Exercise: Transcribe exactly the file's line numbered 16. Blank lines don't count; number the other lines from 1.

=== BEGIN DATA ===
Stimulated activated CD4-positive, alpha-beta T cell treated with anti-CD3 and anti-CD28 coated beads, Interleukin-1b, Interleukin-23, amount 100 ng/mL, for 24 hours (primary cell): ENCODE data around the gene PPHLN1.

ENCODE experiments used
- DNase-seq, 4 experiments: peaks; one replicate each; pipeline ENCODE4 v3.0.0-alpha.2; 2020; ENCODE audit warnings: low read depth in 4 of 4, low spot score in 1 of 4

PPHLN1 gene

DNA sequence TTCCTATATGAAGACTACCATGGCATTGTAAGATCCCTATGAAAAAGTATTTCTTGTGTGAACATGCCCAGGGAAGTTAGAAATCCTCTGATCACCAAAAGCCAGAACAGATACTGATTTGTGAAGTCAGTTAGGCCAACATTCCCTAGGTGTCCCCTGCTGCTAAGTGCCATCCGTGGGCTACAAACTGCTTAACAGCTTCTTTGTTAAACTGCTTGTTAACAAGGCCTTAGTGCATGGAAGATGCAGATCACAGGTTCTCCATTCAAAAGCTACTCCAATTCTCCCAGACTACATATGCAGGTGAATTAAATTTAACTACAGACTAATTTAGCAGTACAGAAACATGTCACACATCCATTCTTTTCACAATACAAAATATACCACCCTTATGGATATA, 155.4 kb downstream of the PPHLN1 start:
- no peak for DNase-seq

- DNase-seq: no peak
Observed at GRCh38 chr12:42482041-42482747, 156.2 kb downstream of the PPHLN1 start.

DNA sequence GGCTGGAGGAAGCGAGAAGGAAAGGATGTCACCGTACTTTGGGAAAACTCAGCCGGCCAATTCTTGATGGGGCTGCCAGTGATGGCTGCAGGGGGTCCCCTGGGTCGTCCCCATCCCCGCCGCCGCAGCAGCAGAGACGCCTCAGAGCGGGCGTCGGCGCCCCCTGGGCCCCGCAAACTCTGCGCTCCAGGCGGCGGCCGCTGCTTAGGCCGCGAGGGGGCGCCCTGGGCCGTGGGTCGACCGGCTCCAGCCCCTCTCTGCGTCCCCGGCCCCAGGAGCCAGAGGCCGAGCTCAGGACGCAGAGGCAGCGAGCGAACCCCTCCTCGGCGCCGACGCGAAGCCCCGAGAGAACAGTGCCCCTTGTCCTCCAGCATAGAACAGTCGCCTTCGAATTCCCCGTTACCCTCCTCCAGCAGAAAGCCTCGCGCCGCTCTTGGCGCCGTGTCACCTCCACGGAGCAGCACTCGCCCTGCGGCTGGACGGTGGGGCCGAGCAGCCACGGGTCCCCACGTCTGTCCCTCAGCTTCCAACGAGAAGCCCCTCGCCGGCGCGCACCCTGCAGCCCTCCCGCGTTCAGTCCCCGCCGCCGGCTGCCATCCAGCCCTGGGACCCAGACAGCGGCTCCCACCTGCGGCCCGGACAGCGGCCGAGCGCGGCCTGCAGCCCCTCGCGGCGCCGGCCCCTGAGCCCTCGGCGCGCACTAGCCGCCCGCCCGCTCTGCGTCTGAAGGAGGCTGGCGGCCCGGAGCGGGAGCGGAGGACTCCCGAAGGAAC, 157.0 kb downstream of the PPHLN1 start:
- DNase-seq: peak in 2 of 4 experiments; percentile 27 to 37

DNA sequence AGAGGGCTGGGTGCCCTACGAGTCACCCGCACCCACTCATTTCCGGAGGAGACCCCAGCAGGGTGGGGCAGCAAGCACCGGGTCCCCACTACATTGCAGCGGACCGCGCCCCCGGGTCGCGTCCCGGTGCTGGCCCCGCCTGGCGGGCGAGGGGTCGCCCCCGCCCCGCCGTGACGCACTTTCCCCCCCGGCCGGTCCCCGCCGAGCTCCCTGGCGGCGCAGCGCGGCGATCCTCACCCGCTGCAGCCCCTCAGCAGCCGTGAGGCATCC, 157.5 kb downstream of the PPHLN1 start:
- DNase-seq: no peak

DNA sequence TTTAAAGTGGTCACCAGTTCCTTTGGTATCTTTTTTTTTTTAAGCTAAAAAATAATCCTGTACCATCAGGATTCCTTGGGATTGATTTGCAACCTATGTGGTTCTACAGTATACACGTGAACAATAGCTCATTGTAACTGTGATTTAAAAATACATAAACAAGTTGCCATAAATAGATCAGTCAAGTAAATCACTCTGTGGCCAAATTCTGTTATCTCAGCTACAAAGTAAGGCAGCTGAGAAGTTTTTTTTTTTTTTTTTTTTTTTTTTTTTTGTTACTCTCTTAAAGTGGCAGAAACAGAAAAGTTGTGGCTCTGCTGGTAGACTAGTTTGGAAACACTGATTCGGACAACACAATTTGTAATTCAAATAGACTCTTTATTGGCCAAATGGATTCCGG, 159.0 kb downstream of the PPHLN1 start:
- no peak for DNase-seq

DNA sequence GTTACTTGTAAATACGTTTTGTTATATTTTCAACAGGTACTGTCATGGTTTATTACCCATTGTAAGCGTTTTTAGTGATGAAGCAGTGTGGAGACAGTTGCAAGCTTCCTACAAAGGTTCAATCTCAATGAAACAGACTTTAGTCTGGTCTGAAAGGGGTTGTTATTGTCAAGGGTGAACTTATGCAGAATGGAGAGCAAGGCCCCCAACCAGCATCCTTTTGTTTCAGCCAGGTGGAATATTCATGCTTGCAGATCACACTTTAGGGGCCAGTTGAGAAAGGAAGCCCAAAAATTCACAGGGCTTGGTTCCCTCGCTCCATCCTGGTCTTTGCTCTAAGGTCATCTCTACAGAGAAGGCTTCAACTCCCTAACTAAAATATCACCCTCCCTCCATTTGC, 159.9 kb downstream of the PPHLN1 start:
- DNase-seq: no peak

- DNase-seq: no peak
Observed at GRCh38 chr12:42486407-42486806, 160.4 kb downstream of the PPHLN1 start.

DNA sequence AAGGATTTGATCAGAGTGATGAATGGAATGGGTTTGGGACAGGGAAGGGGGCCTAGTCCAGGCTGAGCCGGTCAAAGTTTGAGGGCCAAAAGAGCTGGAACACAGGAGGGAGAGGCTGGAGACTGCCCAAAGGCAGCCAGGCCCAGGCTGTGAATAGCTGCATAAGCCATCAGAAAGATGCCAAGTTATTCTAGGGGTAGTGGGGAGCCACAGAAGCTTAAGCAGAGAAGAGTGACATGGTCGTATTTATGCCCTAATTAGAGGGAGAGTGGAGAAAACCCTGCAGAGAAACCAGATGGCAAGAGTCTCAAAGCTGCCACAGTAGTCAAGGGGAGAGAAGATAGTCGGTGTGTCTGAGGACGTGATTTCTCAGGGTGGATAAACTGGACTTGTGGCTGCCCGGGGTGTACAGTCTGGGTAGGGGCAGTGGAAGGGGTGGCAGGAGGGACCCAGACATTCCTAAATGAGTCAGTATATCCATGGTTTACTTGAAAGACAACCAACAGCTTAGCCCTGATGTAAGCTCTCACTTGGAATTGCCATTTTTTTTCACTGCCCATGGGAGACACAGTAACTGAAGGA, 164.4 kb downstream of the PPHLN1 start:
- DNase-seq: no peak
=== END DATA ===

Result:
- DNase-seq: no peak